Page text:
'Hidden Figures' and the true NASA stories behind the movie

NASA's chief historian explains the real events that inspired the inspirational Oscar-nominated film.

Richard Trenholm Former Movie and TV Senior Editor
Richard Trenholm was CNET's film and TV editor, covering the big screen, small screen and streaming. A member of the Film Critic's Circle, he's covered technology and culture from London's tech scene to Europe's refugee camps to the Sundance film festival.
Expertise Films, TV, Movies, Television, Technology
Richard Trenholm
3 min read

The women who helped pioneer space travel have rocketed into the public eye thanks to the acclaimed movie "Hidden Figures". We spoke to NASA's chief historian to learn more about the remarkable true story of these pioneering mathematicians, engineers and computer scientists, and to explore how the film dramatises their struggles. (Beware of some minor spoilers.)

Based on the book by Margot Lee Shetterly, the Oscar-nominated "Hidden Figures" focuses on the lives of three black American women who worked at the National Advisory Committee for Aeronautics (NACA), later renamed NASA.

Katherine Johnson, played in the film by Taraji P. Henson, was a brilliant geometry expert who worked as a computer -- that is, a person who computes. Mary Jackson, played by Janelle Monae, was a mathematician and aerospace engineer. And Dorothy Vaughan, played by Oscar-nominated Octavia Spencer, was the first black supervisor at NACA and one of the first computer programmers.

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Octavia Spencer, Taraji P Henson and Janelle Monae star as the pioneering women who helped send America into space.

20th Century Fox

NASA's chief historian, Bill Barry, explains that the film, which has been nominated for a slew of awards, depicts many real events from their lives. "One thing we're frequently asked," he says, "is whether or not John Glenn actually asked for Katherine Johnson to 'check the numbers.'" The answer is yes: Glenn, the first American in orbit and later, at the age of 77, the oldest man in space, really did ask for Johnson to manually check calculations generated by IBM 7090 computers (the electronic kind) churning out numbers at Goddard Space Flight Center in Greenbelt, Maryland.

Though the film shows Glenn asking for Johnson's approval from the launch pad, she was actually called in well before the launch. Calculating the output for 11 different variables to eight significant digits took a day and a half. Her calculations matched the computer's results exactly. Not only did her conclusions give Glenn and everyone else confidence in the upcoming launch, but they also proved the critical computer software was reliable.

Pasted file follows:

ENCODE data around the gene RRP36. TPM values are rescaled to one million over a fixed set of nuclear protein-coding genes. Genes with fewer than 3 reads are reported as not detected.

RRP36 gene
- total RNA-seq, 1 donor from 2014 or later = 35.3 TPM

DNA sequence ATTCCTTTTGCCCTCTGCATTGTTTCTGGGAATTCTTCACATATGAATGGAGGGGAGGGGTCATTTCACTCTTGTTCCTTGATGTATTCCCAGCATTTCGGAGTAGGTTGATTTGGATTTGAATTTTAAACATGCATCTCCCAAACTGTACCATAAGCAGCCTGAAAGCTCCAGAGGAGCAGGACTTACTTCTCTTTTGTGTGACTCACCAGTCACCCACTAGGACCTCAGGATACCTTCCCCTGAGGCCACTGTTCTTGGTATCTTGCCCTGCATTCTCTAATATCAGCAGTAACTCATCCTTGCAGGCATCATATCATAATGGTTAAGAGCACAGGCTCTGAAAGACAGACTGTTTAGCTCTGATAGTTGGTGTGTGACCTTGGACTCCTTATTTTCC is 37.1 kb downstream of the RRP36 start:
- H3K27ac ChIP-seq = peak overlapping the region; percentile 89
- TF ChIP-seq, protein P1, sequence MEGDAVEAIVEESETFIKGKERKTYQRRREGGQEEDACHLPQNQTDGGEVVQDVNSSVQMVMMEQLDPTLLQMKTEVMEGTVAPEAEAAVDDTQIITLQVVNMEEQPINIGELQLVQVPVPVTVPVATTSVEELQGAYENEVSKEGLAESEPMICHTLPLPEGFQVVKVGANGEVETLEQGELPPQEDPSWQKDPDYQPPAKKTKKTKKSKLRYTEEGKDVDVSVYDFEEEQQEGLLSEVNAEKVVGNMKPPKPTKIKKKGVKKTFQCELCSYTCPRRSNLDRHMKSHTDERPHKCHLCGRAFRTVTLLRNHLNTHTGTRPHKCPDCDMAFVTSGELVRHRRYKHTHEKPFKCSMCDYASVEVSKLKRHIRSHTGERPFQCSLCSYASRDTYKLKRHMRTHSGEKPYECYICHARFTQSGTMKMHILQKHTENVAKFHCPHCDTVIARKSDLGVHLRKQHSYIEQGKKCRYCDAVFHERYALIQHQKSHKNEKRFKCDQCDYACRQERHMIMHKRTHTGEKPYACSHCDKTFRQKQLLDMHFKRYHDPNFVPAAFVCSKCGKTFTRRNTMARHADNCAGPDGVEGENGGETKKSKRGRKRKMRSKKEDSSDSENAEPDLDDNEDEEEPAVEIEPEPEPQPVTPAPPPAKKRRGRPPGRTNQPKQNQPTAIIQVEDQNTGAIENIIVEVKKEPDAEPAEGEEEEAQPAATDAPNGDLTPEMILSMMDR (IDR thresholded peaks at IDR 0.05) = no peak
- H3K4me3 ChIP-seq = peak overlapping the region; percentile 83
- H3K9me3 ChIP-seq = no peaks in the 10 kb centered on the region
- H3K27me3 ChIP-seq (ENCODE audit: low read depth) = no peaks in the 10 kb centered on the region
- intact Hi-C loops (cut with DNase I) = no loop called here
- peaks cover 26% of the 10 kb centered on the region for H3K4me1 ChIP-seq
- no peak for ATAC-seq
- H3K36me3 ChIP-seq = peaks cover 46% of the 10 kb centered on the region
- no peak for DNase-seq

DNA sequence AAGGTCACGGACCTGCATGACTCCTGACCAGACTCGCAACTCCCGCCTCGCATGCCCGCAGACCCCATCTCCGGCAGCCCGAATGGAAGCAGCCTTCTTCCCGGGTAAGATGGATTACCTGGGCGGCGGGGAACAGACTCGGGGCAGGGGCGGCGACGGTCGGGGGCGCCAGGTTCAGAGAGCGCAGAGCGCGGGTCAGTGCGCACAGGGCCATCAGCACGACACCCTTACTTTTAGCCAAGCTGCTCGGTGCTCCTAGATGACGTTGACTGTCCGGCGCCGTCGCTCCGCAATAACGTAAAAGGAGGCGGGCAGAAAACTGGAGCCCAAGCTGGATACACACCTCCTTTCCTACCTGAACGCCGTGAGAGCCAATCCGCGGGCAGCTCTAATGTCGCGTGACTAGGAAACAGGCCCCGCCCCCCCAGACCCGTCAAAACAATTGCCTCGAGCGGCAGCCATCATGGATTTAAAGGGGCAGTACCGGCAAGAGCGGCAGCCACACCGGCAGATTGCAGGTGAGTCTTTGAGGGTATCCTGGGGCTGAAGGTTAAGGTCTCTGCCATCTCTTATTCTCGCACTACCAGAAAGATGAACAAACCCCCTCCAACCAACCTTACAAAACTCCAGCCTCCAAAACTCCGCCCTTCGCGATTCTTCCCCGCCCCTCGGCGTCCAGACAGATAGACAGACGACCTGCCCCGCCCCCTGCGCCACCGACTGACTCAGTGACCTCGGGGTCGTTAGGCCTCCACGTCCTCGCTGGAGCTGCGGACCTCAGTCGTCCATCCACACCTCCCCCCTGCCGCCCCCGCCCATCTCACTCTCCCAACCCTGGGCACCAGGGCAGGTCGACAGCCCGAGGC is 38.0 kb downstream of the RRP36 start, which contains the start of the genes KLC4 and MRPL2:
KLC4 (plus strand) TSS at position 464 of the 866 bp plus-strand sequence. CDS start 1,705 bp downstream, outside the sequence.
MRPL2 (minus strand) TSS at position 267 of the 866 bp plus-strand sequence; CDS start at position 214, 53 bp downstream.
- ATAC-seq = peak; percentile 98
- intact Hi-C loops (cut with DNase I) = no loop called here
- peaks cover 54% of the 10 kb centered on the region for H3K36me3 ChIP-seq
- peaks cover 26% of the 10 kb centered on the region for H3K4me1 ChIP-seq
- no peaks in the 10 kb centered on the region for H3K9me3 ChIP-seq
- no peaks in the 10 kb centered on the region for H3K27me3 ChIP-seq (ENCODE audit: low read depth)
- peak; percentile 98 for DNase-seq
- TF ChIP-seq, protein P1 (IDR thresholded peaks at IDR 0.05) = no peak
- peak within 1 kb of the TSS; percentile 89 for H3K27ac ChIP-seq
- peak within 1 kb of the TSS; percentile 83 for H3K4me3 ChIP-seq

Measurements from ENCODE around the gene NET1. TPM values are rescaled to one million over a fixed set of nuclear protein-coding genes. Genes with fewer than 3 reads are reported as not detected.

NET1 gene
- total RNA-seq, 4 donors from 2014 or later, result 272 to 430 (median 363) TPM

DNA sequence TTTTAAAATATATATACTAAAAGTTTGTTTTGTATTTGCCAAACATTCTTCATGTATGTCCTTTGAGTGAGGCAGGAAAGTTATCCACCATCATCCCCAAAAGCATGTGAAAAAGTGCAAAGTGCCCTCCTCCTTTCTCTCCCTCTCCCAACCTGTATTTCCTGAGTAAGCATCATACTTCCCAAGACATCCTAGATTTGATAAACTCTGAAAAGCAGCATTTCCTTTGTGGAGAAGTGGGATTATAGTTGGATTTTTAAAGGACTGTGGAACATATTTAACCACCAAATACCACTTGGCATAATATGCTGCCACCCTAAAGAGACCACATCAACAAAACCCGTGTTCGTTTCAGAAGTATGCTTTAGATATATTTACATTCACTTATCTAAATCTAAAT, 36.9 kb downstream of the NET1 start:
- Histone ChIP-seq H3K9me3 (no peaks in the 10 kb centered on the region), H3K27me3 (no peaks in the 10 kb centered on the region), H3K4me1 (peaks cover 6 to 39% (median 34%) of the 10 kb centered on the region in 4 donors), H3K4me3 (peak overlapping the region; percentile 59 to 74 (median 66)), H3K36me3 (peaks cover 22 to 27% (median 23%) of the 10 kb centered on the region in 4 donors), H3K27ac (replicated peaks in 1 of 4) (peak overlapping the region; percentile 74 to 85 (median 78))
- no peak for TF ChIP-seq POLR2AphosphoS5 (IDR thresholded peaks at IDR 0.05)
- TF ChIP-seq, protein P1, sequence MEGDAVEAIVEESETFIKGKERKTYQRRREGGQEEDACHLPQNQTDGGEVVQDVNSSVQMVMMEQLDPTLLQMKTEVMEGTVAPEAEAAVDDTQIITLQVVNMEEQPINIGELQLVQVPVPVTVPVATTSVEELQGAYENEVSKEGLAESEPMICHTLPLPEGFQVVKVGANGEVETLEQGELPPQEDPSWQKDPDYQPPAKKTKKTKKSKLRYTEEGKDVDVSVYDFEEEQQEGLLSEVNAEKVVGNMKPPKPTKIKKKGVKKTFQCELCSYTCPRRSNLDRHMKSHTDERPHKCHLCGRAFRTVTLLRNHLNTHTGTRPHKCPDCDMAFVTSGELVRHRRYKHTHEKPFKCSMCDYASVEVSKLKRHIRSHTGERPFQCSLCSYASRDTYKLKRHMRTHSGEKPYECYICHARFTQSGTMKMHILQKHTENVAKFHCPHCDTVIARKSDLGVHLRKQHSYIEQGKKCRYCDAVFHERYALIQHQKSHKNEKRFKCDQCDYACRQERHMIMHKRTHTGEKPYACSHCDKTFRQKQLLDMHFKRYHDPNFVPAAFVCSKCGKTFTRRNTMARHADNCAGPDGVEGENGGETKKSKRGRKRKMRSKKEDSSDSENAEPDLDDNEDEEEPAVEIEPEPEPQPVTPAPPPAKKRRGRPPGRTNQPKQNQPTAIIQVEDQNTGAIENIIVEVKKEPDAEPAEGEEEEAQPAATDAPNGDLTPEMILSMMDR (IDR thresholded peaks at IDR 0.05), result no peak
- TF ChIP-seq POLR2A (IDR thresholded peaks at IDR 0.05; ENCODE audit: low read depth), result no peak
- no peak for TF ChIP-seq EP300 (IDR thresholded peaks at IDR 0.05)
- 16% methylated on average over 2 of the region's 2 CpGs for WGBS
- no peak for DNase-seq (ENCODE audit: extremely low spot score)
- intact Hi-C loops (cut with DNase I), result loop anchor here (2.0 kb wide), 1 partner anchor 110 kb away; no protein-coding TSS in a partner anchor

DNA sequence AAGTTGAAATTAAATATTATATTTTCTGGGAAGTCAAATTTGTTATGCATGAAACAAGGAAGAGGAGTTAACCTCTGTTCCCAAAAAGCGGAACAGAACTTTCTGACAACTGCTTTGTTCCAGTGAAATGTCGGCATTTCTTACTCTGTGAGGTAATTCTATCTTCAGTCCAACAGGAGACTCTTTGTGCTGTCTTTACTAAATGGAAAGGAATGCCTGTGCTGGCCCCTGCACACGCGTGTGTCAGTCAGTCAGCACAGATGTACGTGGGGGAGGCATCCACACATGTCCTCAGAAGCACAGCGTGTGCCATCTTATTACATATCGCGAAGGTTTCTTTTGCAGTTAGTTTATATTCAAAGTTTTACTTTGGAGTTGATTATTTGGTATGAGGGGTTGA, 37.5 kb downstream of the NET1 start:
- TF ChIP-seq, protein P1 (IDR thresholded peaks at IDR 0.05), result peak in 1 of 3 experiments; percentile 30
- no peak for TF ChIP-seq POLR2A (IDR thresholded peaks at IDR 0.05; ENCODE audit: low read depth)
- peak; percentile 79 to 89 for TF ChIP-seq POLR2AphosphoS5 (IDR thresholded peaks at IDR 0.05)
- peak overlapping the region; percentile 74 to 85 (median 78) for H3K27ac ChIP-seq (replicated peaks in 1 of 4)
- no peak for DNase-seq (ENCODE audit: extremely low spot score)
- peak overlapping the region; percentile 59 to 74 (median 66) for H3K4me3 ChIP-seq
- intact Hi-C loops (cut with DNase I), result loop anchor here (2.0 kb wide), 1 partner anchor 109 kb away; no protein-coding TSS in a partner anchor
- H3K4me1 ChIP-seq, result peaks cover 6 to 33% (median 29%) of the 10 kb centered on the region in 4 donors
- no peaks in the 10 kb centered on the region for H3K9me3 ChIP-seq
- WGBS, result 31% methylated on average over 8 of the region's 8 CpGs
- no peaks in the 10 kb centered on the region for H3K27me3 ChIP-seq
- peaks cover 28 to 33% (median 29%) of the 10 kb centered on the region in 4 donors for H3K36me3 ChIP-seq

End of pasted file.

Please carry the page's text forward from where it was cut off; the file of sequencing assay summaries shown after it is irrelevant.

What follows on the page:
The painting seen here on the "Hidden Figures" set actually hung on the walls of NACA and NASA.


To add to the accuracy of the film, NASA consulted on the film's script, answering questions and providing photographs, documents and films for the filmmakers. NASA even loaned a few items for use as props in the movie. For example, look out for the painting on the wall of NASA's offices (pictured here over Kevin Costner's shoulder).

That painting was part of a series depicting the history of flight from Icarus to the 20th century, which actually hung on the walls of the real Langley Lab in the NACA days. The paintings were in storage and in need of restoration when they were loaned to the movie and placed on set in Atlanta as a link to the real offices.

The film compresses the sequence of real events to set the story around 1961, when Glenn's first mission took place. "If the film was a documentary, many of the events would have been spread out over the late 1940s through the early 1960s," says Barry. For example, a lot happened in 1958, the year NACA became NASA: Mary Jackson qualified as NASA's first black engineer, Katherine Johnson joined the newly formed Space Task Group, and segregation ended.

In real life, the head of the Space Task Group was a man named Bob Gilruth. Unlike the fictional character played by Kevin Costner, he didn't dramatically take a crowbar to a restroom sign.

"Desegregation of bathroom and dining facilities happened gradually and quietly over the 1950s at Langley lab," explains Barry. Langley lab was a federal facility but was located in Virginia, which had state-mandated segregation. "There was some tension between local and federal 'rules' on this issue," says Barry.

Segregation effectively ended when specialised workers were distributed among offices and facilities instead of being grouped together in pools. The segregated West Computing Unit, which comprised African-American women, was eliminated in the spring of 1958.

Women like Johnson, Jackson and Vaughan blazed the trail for America in space and for black women back on Earth. From the hidden figures of the past to the scientists and engineers of today, you can go to NASA's website to meet the diverse range of extraordinary people with their eyes on the stars.

"Hidden Figures" is in cinemas in the UK this weekend. The Oscars take place on 26 February.

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